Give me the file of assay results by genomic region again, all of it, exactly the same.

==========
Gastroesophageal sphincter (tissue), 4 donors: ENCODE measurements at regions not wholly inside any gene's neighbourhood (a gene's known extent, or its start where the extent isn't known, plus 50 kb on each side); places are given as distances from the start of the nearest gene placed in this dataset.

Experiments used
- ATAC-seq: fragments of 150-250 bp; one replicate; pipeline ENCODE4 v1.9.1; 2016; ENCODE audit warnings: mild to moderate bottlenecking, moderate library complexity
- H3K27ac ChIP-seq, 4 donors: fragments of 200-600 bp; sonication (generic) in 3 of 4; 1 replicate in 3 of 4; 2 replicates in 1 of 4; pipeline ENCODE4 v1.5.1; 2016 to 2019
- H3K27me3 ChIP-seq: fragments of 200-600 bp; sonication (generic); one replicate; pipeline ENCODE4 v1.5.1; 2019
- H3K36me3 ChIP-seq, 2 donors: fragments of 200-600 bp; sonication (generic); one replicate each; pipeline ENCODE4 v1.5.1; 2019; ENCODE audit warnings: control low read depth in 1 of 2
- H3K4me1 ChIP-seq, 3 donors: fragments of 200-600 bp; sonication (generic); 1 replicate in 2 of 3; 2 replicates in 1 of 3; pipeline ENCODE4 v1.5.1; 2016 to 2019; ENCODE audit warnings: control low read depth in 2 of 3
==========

Gastroesophageal sphincter (tissue), 4 donors: ENCODE measurements at regions not wholly inside any gene's neighbourhood (a gene's known extent, or its start where the extent isn't known, plus 50 kb on each side); places are given as distances from the start of the nearest gene placed in this dataset.

Experiments used
- ATAC-seq: fragments of 150-250 bp; one replicate; pipeline ENCODE4 v1.9.1; 2016; ENCODE audit warnings: mild to moderate bottlenecking, moderate library complexity
- H3K27ac ChIP-seq, 4 donors: fragments of 200-600 bp; sonication (generic) in 3 of 4; 1 replicate in 3 of 4; 2 replicates in 1 of 4; pipeline ENCODE4 v1.5.1; 2016 to 2019
- H3K27me3 ChIP-seq: fragments of 200-600 bp; sonication (generic); one replicate; pipeline ENCODE4 v1.5.1; 2019
- H3K36me3 ChIP-seq, 2 donors: fragments of 200-600 bp; sonication (generic); one replicate each; pipeline ENCODE4 v1.5.1; 2019; ENCODE audit warnings: control low read depth in 1 of 2
- H3K4me1 ChIP-seq, 3 donors: fragments of 200-600 bp; sonication (generic); 1 replicate in 2 of 3; 2 replicates in 1 of 3; pipeline ENCODE4 v1.5.1; 2016 to 2019; ENCODE audit warnings: control low read depth in 2 of 3